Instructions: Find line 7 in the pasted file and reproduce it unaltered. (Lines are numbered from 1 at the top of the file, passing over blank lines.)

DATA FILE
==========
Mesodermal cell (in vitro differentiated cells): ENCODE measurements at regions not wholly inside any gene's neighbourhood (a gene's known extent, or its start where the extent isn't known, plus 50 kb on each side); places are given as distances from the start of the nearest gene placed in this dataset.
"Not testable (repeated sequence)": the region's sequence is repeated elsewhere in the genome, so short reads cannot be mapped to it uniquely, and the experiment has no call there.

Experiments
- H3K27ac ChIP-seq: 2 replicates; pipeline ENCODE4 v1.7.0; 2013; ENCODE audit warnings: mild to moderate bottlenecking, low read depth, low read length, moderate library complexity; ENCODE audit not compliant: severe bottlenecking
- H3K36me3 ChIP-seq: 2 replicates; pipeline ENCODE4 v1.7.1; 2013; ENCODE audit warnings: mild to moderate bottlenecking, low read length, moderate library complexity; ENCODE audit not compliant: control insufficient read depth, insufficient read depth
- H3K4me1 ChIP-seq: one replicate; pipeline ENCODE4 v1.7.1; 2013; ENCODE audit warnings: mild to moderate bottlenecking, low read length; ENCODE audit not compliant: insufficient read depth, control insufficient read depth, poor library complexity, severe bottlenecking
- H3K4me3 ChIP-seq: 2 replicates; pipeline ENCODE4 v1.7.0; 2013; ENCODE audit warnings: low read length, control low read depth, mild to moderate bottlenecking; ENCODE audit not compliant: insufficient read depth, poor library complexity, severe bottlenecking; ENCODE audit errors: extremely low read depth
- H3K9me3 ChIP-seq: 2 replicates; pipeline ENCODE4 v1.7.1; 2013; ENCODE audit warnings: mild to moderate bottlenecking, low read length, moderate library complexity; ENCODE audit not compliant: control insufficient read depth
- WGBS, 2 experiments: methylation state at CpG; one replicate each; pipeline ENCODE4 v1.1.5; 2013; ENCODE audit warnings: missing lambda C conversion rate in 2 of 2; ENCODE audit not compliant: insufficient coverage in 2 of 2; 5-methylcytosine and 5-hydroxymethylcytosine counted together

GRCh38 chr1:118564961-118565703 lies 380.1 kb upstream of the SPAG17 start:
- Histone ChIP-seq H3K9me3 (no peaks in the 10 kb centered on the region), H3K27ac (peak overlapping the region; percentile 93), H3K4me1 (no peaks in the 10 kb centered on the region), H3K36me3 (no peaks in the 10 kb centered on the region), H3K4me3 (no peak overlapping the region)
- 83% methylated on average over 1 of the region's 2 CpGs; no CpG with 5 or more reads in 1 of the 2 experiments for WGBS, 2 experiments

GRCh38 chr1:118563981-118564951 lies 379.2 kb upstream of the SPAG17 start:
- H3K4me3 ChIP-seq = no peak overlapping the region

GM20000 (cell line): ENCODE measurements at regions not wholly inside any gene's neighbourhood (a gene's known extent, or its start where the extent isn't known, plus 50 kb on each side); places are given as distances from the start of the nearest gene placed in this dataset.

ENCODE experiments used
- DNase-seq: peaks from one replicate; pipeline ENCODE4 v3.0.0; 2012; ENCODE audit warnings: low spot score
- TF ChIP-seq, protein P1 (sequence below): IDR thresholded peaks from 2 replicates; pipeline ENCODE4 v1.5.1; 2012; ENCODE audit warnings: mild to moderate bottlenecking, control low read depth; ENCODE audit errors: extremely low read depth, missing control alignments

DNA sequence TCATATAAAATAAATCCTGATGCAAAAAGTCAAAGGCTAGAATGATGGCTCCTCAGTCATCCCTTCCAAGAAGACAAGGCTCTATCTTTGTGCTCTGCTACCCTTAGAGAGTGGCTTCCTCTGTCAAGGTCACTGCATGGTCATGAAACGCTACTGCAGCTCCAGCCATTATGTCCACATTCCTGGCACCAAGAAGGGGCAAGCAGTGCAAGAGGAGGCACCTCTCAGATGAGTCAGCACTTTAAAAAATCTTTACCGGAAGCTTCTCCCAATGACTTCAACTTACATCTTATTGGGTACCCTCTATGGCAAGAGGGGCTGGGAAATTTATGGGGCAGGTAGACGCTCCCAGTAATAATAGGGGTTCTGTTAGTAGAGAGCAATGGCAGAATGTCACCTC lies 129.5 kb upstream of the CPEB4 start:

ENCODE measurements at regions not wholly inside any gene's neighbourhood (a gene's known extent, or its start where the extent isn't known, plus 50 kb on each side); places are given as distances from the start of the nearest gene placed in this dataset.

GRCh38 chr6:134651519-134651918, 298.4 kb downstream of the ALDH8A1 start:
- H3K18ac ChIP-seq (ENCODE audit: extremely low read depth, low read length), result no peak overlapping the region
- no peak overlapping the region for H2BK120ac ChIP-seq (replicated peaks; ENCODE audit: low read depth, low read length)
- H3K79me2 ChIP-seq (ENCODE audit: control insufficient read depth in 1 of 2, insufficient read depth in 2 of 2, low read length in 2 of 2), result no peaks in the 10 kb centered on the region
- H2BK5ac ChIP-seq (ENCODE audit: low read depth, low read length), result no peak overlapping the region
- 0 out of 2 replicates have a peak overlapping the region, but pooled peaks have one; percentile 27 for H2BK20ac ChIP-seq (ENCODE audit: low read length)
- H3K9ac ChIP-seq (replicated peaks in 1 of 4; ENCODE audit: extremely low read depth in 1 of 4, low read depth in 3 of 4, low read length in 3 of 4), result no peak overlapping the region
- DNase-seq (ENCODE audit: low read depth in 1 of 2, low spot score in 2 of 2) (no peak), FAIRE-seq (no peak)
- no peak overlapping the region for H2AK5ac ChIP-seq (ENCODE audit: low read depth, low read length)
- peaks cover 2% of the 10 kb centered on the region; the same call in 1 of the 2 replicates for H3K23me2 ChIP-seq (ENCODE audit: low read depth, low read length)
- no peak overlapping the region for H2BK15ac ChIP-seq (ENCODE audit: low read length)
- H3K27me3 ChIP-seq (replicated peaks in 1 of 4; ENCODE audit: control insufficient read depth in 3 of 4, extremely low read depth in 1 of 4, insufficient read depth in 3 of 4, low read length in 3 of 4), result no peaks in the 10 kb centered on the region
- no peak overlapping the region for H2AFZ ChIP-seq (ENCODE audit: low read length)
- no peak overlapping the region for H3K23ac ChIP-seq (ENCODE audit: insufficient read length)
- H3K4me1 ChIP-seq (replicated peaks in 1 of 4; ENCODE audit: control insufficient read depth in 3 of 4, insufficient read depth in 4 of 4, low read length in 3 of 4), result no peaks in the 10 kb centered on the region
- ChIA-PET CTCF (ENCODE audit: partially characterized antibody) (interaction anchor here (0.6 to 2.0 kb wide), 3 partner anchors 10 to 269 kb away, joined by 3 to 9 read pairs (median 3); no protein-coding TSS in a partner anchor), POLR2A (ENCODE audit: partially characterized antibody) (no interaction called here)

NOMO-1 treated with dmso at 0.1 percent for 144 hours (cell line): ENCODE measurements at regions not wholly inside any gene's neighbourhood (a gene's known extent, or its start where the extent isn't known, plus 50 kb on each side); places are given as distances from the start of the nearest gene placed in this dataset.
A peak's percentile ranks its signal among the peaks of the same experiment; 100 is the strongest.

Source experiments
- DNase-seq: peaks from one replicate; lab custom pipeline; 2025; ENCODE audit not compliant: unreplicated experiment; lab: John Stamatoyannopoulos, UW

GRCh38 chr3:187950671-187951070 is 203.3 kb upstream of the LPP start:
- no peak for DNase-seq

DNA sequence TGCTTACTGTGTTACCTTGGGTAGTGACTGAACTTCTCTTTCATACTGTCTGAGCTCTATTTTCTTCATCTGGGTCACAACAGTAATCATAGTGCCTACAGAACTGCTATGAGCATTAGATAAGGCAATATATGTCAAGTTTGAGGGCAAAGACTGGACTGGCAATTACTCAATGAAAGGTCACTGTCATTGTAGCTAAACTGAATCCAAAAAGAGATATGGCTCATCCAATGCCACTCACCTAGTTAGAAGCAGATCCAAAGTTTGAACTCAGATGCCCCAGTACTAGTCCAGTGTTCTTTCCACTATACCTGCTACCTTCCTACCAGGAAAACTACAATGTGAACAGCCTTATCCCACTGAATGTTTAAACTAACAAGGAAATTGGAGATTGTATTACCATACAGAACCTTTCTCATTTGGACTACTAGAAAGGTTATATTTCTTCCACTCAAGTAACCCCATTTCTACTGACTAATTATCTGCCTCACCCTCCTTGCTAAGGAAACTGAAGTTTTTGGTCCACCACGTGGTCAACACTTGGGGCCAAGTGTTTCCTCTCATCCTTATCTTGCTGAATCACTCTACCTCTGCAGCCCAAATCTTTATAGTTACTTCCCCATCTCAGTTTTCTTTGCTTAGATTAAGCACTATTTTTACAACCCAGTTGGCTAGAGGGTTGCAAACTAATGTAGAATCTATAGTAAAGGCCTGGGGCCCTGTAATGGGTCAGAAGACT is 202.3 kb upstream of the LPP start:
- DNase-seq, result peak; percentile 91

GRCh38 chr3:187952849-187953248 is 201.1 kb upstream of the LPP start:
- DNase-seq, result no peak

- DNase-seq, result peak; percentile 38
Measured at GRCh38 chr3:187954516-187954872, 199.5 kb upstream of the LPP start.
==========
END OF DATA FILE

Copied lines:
- H3K4me3 ChIP-seq: 2 replicates; pipeline ENCODE4 v1.7.0; 2013; ENCODE audit warnings: low read length, control low read depth, mild to moderate bottlenecking; ENCODE audit not compliant: insufficient read depth, poor library complexity, severe bottlenecking; ENCODE audit errors: extremely low read depth